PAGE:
explores," she added.
"After Ashley" also revolves around
a memoir Hammond's father writes to
honor his deceased wife. However, the
father's portrayal of Ashley causes con-
flict within his son.
"It also deals with how people are
remembered after they have passed
away. One of the main frustrations that
(Justin) deals with is that everyone is
remembering his mother as this saintly,
cartoon version of who she was, instead
of recognizing her flaws and shortcom-
ings," Samuelsen said. "Is it better that we
remember them as these sugar-coated,
rose-colored versions of themselves or
should we remember them for who they

are despite their flaws?"
Samuelsen's point brings to mind recent
celebrity deaths. The faces of Michael
Jackson and Brittany Murphy were plas-
tered all over the Internet and dominated
the news upon their deaths. Despite their
eclectic media lives before their deaths,
Jackson's and Murphy's careers were por-
trayed in an extremely positive light upon
their passing. We weren't told to remem-
ber them for both their fortes and their
failings. This notion of looking favorably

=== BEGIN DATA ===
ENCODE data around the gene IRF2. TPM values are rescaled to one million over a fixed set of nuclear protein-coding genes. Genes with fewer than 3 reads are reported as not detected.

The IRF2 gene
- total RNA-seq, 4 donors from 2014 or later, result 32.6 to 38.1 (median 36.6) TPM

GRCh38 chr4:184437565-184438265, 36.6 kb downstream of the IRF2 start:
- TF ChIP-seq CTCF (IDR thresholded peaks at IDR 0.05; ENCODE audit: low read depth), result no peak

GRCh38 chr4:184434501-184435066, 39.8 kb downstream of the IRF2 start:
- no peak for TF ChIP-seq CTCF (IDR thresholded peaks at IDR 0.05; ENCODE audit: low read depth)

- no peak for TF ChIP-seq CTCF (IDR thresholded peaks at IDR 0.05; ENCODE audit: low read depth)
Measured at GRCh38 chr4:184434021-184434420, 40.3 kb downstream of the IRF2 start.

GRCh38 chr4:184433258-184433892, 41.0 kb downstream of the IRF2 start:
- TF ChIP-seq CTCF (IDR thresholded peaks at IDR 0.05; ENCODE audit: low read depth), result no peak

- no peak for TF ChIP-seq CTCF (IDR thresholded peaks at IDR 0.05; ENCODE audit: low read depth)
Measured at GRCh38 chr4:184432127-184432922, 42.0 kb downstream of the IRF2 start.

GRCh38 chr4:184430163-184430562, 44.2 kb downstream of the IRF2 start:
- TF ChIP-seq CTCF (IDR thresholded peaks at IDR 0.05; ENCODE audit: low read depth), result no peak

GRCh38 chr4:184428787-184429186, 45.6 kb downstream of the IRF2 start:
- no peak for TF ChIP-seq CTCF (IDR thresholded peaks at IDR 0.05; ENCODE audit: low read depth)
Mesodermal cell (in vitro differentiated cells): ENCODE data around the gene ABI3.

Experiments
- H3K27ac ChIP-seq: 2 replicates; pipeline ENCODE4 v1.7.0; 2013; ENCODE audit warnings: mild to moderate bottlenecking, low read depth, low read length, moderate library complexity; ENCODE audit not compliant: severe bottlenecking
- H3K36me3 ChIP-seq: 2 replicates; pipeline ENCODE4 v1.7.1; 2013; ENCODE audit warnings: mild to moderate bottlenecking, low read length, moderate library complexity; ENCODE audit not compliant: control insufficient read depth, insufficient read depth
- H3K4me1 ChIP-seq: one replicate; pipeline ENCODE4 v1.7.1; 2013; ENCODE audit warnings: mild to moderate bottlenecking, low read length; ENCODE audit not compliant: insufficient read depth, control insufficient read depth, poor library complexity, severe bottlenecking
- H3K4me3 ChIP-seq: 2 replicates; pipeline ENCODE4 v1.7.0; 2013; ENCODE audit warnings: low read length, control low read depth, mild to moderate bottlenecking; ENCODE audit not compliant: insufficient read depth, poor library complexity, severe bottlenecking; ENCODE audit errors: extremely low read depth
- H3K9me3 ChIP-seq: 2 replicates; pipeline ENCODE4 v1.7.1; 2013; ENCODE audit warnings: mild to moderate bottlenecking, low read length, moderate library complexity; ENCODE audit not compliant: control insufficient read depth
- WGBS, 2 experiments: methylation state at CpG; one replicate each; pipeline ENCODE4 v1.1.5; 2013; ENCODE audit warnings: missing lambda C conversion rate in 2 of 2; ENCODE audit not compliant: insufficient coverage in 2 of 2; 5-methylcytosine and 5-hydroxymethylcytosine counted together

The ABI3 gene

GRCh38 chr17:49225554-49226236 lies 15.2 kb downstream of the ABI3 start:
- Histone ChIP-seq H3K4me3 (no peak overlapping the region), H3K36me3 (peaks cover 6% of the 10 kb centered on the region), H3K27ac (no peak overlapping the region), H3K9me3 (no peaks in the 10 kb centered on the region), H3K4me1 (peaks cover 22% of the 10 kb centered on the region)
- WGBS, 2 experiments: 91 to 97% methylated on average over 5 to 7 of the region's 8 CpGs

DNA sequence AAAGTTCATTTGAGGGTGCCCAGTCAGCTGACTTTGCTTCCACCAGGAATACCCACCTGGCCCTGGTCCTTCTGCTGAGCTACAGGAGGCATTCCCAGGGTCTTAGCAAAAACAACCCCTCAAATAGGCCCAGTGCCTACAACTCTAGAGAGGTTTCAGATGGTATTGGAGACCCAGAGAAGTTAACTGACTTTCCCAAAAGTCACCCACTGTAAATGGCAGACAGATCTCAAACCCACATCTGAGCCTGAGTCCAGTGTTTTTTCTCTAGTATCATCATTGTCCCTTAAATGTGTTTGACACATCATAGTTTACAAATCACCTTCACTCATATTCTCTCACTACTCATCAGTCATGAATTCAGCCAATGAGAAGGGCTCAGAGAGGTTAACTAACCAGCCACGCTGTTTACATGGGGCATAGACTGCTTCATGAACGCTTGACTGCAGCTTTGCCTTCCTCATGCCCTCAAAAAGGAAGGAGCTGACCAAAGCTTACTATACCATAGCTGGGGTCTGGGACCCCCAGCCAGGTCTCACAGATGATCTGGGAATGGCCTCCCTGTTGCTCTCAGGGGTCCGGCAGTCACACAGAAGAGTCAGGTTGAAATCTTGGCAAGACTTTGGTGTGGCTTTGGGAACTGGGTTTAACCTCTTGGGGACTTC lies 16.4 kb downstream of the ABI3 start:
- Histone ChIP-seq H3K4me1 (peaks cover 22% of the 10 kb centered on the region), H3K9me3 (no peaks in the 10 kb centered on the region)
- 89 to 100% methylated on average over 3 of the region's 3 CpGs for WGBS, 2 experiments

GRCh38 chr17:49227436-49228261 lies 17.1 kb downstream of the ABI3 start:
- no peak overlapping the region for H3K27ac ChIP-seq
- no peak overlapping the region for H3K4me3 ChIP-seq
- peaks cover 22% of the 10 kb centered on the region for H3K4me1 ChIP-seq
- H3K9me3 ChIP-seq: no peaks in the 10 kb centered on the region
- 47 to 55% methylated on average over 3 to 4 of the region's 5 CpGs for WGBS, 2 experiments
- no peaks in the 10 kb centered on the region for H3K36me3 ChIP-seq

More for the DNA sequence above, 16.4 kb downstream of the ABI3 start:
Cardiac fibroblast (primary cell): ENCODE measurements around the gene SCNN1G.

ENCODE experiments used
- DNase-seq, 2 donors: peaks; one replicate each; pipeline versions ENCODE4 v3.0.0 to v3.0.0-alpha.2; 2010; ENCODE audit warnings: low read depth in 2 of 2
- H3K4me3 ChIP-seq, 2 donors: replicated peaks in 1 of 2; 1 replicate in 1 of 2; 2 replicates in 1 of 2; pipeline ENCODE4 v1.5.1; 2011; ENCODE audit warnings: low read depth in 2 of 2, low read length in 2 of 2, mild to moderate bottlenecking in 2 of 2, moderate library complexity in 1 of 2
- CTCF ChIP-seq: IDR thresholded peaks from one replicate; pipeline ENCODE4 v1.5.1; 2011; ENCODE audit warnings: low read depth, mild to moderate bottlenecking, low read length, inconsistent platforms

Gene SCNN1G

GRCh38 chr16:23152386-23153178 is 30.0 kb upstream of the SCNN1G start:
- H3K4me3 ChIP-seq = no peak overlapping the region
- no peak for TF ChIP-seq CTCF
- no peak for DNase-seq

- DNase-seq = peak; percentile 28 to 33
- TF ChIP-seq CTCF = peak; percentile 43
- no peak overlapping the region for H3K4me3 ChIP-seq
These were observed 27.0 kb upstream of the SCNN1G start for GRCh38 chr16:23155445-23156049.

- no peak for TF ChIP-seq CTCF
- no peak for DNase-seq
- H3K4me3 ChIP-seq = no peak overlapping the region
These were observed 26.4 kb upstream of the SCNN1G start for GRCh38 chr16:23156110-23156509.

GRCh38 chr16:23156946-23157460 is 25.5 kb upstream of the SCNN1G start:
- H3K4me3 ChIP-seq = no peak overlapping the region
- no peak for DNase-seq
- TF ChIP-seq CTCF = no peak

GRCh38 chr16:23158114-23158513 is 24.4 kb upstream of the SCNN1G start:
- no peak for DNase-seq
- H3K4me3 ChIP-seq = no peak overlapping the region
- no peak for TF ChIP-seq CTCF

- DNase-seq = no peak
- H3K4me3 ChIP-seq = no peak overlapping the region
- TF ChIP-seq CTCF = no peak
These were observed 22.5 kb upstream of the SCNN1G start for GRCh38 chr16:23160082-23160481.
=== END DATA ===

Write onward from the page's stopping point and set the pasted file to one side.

upon the dead is just one of the concepts
that "After Ashley" seeks to explore.
So, as opening day approaches, how do
the cast and crew feel about bringing the
play to the stage?
"Everyone is really excited. The thing
about doing a theatrical production is that it
is stressful because it's a lot of pressure and
work, buteveryone is so invested in the proj-
ect that even though you are overwhelmed,
you are happy to be so," Samuelsen said.
Samuelsen hopes that students will
come and see the play for many reasons.
"Everybody loves a dark comedy," she
said. "It's the perfect balance between
funny and heartbreaking because it is
dealing with death. The characters are
Staging the media's
portrayal of death.
so smart and the dialogue is so sharp that
even though you are watching small, inti-
mate interactions between two or three
people, it's such smart conversation that it
really holds your attention. It makes you
think about things that you'd never con-
sider before."
Samuelsen's personal investment in the